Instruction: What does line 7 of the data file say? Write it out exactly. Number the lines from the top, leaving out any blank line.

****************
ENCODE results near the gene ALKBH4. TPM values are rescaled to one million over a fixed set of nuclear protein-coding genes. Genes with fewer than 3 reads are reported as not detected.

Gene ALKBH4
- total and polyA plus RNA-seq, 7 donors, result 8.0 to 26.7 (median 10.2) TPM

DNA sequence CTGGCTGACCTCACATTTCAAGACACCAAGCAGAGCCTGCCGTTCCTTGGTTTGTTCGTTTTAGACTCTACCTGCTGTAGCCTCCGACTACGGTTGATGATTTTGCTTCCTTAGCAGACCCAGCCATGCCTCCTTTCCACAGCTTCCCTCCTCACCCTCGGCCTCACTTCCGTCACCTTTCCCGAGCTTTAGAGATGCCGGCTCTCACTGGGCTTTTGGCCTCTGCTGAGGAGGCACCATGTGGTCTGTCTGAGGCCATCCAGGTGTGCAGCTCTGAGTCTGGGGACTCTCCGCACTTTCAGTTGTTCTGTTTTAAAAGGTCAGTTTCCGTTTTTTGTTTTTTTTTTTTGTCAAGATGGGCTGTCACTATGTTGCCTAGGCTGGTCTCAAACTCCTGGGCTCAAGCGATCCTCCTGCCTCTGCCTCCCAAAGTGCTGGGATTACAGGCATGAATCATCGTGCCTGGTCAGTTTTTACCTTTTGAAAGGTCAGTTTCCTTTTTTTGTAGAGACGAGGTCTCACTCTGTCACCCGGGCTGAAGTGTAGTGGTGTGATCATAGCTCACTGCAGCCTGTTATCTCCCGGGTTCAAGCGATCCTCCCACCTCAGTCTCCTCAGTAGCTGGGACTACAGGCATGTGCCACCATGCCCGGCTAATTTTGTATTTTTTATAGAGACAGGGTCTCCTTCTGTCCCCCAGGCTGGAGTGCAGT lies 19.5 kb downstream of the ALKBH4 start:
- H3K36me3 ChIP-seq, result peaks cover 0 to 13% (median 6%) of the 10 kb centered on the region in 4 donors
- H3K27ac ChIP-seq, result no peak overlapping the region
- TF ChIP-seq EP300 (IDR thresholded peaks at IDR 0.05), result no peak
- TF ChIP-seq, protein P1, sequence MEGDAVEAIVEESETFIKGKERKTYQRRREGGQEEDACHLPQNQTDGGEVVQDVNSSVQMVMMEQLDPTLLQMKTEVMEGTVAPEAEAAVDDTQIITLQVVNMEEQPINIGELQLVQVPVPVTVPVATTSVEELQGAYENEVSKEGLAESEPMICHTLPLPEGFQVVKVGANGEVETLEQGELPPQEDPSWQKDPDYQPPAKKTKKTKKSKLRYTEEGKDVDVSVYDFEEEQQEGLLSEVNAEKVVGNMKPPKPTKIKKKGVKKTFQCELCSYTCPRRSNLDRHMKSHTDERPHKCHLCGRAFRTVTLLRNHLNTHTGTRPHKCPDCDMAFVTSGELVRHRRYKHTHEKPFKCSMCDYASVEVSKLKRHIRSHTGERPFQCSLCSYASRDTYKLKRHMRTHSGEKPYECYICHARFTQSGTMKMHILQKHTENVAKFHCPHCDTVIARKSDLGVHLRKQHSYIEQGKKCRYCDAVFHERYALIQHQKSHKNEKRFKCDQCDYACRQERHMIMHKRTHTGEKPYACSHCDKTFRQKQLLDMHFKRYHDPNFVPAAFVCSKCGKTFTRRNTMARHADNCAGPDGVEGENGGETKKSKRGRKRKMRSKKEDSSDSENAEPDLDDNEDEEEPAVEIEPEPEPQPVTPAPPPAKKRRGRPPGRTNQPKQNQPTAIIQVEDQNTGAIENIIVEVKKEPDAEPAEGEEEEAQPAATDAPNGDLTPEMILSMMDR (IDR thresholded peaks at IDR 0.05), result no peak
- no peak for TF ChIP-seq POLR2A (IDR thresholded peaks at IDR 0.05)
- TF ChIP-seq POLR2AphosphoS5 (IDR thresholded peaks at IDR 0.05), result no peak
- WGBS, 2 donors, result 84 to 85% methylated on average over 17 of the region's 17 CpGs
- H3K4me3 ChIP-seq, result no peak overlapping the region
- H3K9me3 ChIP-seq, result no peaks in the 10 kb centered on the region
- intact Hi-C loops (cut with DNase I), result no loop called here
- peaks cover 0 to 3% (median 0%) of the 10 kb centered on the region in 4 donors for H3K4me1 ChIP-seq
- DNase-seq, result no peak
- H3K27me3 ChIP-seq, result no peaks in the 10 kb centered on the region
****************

- TF ChIP-seq EP300 (IDR thresholded peaks at IDR 0.05), result no peak